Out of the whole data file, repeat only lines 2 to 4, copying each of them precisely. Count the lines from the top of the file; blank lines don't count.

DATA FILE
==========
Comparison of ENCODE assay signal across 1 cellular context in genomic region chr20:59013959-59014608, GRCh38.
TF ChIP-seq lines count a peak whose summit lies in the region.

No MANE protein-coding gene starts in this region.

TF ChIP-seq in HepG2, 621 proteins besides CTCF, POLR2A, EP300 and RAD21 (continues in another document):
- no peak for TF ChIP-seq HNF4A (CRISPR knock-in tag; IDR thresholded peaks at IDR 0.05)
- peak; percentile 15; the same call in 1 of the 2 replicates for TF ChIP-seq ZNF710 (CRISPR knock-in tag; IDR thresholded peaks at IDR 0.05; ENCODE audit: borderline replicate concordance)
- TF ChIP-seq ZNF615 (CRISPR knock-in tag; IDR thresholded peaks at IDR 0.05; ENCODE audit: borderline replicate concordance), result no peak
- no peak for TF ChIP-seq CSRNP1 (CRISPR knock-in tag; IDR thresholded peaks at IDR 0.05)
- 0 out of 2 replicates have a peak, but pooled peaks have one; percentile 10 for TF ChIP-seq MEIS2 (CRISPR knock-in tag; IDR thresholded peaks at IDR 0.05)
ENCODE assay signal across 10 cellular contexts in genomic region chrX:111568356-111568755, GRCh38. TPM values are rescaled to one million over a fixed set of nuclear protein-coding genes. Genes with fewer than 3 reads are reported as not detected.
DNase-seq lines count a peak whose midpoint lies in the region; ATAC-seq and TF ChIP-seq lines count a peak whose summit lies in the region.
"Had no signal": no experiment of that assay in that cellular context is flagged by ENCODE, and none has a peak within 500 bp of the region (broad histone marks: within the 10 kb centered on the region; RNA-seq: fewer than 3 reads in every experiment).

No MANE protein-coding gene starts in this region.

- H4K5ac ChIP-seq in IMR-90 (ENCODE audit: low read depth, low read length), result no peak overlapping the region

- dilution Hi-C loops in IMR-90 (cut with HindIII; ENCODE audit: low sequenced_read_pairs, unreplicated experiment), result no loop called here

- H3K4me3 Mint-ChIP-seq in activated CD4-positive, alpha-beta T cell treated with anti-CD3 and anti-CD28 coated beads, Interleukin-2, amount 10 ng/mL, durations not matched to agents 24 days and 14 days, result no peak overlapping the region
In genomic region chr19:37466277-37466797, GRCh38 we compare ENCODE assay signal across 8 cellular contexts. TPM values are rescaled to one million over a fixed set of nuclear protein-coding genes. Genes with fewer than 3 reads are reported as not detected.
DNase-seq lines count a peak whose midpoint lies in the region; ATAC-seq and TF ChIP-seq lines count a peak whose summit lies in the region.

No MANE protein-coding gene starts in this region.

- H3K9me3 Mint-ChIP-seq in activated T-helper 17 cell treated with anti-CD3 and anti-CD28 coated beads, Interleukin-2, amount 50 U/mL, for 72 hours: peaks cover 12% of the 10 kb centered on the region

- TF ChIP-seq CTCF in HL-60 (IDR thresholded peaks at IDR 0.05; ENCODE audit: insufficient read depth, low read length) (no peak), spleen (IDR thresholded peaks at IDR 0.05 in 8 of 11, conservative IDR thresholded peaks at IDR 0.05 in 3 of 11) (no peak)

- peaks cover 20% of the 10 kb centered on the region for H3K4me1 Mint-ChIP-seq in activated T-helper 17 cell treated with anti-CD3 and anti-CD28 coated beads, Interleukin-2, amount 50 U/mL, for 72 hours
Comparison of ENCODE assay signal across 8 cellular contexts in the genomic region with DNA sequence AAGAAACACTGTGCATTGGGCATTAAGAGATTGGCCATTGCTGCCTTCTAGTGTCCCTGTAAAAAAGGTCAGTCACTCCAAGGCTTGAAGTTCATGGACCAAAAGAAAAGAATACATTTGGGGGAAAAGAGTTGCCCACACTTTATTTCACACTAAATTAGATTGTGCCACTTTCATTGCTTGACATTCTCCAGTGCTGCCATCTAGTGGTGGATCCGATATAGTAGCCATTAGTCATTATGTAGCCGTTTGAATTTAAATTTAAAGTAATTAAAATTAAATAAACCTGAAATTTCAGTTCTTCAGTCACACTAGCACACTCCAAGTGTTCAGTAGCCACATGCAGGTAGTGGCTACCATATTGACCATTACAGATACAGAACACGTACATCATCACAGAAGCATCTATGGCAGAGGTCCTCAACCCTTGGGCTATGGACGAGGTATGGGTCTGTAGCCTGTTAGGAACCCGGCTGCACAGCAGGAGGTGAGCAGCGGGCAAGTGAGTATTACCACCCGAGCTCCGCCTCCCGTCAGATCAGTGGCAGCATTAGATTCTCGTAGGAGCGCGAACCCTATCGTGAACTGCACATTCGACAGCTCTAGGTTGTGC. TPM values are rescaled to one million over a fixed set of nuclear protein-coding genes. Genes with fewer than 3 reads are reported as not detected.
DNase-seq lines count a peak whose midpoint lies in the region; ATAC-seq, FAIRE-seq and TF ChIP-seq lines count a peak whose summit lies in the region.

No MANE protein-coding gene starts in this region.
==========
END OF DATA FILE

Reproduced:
TF ChIP-seq lines count a peak whose summit lies in the region.

No MANE protein-coding gene starts in this region.

TF ChIP-seq in HepG2, 621 proteins besides CTCF, POLR2A, EP300 and RAD21 (continues in another document):